Mom-and-pop businesses have suffered, too.
That’s a lie.
Not only do these crimes hurt businesses, large and small, they also harm the people who work in those businesses and the city residents who shop at those businesses. When businesses shutter because of the unacceptable risks and loss caused by repeated thefts, the local residents who used to shop in those stores can no longer do so, and have to travel longer distances (and pay higher prices) as a result.
Worse still, the people who used to work in those stores have to find new jobs or go on unemployment.
Plus, employees and customers face danger from these offenders, too. Blake Mohs, a 26-year-old security official and Home Depot employee in Pleasanton, California, was shot and killed in April by a would-be thief. Gary Rasor, an 83-year-old worker at a Home Depot in Hillsborough, North Carolina, died after being pushed to the ground by a shoplifter.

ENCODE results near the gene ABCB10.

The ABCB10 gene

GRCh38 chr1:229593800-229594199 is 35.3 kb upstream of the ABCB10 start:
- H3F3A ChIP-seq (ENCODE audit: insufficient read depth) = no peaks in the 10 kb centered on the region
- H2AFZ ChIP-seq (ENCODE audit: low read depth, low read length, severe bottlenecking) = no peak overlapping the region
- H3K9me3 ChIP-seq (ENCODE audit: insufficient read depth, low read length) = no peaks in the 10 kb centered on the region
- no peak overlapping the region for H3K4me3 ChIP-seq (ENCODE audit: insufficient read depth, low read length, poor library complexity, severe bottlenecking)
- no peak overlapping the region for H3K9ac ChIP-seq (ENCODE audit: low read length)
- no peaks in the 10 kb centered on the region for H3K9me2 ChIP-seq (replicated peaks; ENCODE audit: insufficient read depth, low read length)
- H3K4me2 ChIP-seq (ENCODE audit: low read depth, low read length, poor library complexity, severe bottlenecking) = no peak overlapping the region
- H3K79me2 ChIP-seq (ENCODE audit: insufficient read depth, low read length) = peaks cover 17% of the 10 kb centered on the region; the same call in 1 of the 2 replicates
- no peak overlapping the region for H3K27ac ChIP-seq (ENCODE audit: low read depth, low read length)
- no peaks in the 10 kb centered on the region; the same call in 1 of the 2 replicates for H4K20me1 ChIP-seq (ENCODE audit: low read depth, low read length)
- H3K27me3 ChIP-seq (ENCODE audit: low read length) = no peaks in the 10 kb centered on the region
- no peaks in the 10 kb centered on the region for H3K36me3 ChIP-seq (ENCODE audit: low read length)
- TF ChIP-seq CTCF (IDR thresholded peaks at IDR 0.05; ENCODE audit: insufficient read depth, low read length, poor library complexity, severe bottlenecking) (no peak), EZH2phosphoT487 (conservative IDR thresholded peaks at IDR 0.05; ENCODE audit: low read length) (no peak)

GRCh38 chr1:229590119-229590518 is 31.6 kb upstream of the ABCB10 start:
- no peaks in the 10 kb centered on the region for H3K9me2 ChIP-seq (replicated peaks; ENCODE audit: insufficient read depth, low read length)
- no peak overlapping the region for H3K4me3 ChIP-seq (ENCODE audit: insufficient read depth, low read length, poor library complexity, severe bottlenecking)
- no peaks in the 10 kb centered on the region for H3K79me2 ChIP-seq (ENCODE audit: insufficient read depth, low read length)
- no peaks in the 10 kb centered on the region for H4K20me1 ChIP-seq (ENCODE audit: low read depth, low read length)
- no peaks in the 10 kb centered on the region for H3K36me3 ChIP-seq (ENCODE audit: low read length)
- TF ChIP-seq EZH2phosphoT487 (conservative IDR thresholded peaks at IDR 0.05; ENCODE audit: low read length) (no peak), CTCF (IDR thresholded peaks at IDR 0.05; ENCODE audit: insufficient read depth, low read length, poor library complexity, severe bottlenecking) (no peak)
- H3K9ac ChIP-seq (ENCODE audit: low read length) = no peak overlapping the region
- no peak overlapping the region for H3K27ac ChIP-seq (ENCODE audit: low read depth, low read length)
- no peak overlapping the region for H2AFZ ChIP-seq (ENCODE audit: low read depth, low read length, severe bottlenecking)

In August 2022, Yowhannes “John” Tewelde, 60, a longtime cashier at a San Francisco convenience store, “died after an alleged baseball bat attack at the hands of a shoplifter who made off with a bottle of water and two beers,” according to SFist. The list could go on.
But when their store employees are assaulted repeatedly by mobs that empty the shelves, eventually they have to speak out.
In earnings call after earnings call this year, CEOs and other executives have started to tell the real impact of these pro-criminal policies and how they are impacting their gross revenues and net income.
Home Depot’s second quarter gross margin was 33 percent, “a decrease of 8 basis points from the second quarter last year, primarily driven by pressure from shrink,” said CFO Richard McPhail.
Target CEO Brian Cornell said they are up against “an unacceptable amount of retail theft and organized retail crime,” noting that shrink in the second quarter was “well above the sustainable level, where we expect to operate over time.” How bad is it? This year, Target is expected to lose $500 million more to theft than last year’s astonishing loss total of $800 million.
Earlier this month, a Walgreens spokesman told Newsweek that “retail crime is one of the top challenges facing our industry today.”
There is a commonsense and simple solution to this recent phenomenon. Prosecute every person who steals, even if it’s a misdemeanor.
Why? Because not doing so contributes to a lawless society, and criminals must be held accountable.